Every season we are faced with new skin and hair care concerns prompted by the environment. And, the winter season is perhaps the harshest. With frigid temperatures and drier than usual climates, we might already be experiencing some winter beauty blues as Mother Nature prepares for the cold weather season. One thing we’ve noticed in particular is how, without fail, our hair always seems to get extra knotted in the winter. And, come to find out, there’s a totally logical reason for it.
Up ahead, we discuss why hair gets extra knotted when the weather outside is frightful, plus how to protect against it (and how to detangle when the inevitable occurs) with Philip Berkovitz, Hollywood’s go-to haircare specialist and founder of Philip B. Botanicals.
Why Hair Gets More Knotted During the Winter Season
According to Berkovitz, our hair is a lot like our skin in that the moisture in our complexions and hair tend to evaporate in cold dry climates — it quite literally goes “poof” into cold air. “Hair is similar to a sponge. It is designed to absorb water and other substances from the environment [and] it is also equally as susceptible to losing moisture,” explains Berkovitz. “Maintaining the moisture in our hair preserves hair health and its elasticity,” he adds.
Berkovitz likens it to your favorite pair of leather boots. When they are well maintained (aka, conditioned), “they are soft, supple, and flexible.” But, if they aren’t nourished and left to the elements, they can become hard, dry, and cracked. Hair follows suit. “In winter, as the hair becomes more dehydrated, damaged, and brittle, the cuticle layer of cells no longer lays flat,” explains Berkovitz. This creates rough, raised cells that form into hard scales and stand out along the hair shaft, becoming more damaged and porous. “[The] more damaged and porous, the more likely the scales will connect and create tangles,” Berkovitz adds.
In addition to the environment, hair can become extra tangled with some of the cold weather accessories worn throughout the winter season. From wrapping scarves around our decolletage and hair to wearing beanies that keep strands snug together around necks, these accessories keep us warm but can wreak havoc on our hair if we aren’t careful.
How to Prevent Knotted Hair
There are ways to prevent hair from tangling this season and, according to Berkovitz, it calls for some serious moisture. “Porous, dry hair is thirsty! Give it nourishment and moisture,” he advises. “Start by changing to a moisture-rich conditioner and comb through. Then, rinse with cold [water] to help close the cuticle,” he adds, noting that cold water helps coat the hair for a smoother — aka, snagless — finish. Berkovitz also recommends not going to bed with wet hair. “Sleeping with damp tresses often leads to unnecessary tangles, so dry hair before bed.” A pH-balancing spray formulated with apple cider vinegar is also a way to keep hair hydrated and moisture balanced. This “flattens the cuticle [and] eliminates the broken surfaces that will tangle,” notes Berkovitz.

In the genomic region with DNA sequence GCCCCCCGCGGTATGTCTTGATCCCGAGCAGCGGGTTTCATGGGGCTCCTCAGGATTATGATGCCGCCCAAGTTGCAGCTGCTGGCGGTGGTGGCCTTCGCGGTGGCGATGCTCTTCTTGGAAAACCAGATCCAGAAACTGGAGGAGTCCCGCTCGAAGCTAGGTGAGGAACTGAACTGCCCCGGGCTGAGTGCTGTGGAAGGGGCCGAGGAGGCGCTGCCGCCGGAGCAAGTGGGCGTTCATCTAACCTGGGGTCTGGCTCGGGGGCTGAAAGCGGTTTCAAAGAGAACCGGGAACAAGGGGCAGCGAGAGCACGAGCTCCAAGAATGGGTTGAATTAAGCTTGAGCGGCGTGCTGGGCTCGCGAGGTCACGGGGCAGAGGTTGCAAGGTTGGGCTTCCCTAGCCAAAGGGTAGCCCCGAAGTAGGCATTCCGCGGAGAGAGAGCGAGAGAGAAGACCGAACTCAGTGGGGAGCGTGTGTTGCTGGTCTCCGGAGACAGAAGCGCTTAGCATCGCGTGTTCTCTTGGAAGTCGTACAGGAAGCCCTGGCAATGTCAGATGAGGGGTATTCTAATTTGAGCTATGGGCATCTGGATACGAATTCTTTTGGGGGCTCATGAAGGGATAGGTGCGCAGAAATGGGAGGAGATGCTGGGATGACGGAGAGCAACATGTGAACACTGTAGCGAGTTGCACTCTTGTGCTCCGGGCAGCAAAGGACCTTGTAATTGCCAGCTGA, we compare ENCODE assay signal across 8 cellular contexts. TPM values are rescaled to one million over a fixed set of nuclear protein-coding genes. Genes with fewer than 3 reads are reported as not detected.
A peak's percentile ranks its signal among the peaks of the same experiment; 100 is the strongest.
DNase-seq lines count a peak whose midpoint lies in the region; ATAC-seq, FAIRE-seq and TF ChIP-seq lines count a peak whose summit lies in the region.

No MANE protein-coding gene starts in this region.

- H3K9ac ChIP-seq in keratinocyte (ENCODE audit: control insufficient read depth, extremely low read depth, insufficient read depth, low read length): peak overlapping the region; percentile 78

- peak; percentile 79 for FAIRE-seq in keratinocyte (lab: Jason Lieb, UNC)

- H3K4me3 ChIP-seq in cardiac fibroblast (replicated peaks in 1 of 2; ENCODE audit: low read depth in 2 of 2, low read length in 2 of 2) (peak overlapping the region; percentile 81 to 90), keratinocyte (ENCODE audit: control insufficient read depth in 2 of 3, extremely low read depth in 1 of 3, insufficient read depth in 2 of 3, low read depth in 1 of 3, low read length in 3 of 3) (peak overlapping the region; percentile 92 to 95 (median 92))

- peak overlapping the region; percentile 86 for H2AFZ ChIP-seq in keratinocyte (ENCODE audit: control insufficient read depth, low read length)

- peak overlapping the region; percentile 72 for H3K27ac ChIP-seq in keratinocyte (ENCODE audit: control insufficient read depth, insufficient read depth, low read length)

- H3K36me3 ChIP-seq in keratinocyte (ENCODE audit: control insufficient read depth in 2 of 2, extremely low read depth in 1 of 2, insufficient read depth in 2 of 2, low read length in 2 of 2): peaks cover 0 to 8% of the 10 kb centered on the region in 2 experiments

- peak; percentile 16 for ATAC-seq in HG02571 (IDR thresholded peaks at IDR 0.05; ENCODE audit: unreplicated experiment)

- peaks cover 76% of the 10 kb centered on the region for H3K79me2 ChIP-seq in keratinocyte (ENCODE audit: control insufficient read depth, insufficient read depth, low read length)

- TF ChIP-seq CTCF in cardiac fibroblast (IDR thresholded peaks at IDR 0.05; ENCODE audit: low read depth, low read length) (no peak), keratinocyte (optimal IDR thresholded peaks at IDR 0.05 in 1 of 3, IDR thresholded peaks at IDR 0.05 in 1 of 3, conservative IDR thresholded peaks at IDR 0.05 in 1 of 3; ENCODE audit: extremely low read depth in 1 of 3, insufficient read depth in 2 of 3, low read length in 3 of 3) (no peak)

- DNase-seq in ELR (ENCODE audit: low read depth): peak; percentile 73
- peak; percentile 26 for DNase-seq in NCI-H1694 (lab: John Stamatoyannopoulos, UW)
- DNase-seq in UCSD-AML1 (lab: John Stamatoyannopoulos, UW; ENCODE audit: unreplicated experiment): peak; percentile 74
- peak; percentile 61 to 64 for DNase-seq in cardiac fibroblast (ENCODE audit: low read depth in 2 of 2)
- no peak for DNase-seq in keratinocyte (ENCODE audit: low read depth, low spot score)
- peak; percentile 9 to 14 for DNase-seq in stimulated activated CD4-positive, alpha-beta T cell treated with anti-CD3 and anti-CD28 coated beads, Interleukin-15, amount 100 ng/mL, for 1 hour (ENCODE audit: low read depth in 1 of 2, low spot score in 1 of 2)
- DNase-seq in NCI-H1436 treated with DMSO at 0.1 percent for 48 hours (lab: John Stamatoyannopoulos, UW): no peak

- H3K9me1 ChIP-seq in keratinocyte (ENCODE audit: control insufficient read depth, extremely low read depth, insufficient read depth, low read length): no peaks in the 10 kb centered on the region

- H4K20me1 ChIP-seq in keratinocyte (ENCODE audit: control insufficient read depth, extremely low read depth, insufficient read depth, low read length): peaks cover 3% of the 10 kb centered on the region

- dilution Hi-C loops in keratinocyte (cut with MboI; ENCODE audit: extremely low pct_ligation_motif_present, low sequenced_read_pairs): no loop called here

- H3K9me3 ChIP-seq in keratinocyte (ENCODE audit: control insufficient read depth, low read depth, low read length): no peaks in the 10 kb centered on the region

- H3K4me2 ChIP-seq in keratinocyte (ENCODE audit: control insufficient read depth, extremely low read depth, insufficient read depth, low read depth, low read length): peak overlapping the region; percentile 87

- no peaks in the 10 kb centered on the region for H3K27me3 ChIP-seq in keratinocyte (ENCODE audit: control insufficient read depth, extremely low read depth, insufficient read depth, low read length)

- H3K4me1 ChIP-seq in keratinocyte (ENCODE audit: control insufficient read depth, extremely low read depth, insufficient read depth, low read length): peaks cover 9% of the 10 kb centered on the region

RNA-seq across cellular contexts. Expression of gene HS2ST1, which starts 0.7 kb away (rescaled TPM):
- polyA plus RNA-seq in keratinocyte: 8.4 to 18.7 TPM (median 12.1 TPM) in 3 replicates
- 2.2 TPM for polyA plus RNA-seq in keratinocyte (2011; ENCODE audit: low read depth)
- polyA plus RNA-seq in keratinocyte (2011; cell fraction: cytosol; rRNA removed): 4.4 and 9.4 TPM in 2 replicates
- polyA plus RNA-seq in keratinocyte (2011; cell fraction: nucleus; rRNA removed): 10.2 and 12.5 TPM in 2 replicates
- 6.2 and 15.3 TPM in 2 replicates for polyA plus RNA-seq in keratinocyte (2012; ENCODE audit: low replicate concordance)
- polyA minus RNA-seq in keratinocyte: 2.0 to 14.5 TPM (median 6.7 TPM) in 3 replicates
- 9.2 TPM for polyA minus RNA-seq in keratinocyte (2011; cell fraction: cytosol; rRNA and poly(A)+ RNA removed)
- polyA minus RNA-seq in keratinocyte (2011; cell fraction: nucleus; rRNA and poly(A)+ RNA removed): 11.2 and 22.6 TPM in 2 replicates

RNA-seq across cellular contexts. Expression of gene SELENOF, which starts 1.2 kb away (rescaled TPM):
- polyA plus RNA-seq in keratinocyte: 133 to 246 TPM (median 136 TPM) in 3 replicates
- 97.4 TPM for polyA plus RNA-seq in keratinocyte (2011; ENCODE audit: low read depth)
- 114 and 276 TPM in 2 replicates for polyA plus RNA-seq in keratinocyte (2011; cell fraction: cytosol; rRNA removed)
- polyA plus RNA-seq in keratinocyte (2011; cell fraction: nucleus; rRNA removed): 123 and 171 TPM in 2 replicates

Another tip for preventing tangles is to brush your hair. Berkovitz recommends giving tresses at least 100 strokes a night and says a proper brush and how you brush also matters. “Use a natural boar bristle brush on dry hair,” he explains, noting that the bristles will “pick up the natural scalp oils and move it down the hair shaft helping to nourish and close the cuticle.”
If your hair is naturally prone to dryness, Berkovitz recommends following the above precautions as well as incorporating a leave-in conditioner into your regimen to “soften [the] cuticle and make it more pliable.” Adding a humidifier — such as the Dyson Purifier Humidify+Cool PH03 — to your bedroom and turning it at night during your regeneration process is also an excellent way to add hydration back into your environment (and your skin will also benefit).
To prevent knotted hair when wearing a beanie or scarf, first, make sure to brush your hair thoroughly before accessorizing. With a scarf, it’s best to sweep your hair away from your neck in a ponytail or bun. But, if you wish to wear a beanie and scarf, braiding your hair can also do the trick. With a beanie, make sure your hat doesn’t sit too low on your neck and, instead, grazes the tops of your ears, as pinning the hair to your neck can create more opportunities for knots to form.
What to Do If You Have Knots in Your Hair
If you already have knots in your hair, don’t worry, there are safe ways to get it out without causing damage. Berkovitz says the first step is to isolate the knot and “approach the tangles wet or damp to lessen breakage during the detangling process.”
Using an apple cider vinegar rinse on the area can help restore balance and close the cuticle, making knots easier to tackle. You can also up the ante by applying a hair mask to the area and gently combing through. Adding in moisture “creates a slip to help the hair release from the knot,” explains Berkovitz.
As for combing, Berkovitz says to use firm strokes and start by combing downwards from the top of the knot to the bottom of the knot, “holding the section below it taught.” This motion should soften the tangled area and free up the strands but, if the knot is particularly stubborn, it’s best to take a break from combing and run your fingers gently through the hair “toward the knot to try and remove some of the hair.” Berkovitz says the final step in detangling is “patience and persistence” and, if all else fails, to re-isolate the knot and start again.
Knotted hair is a pesky side effect of winter weather but, with some extra R&R (and a lot of hydration), preventing tangles is totally attainable.
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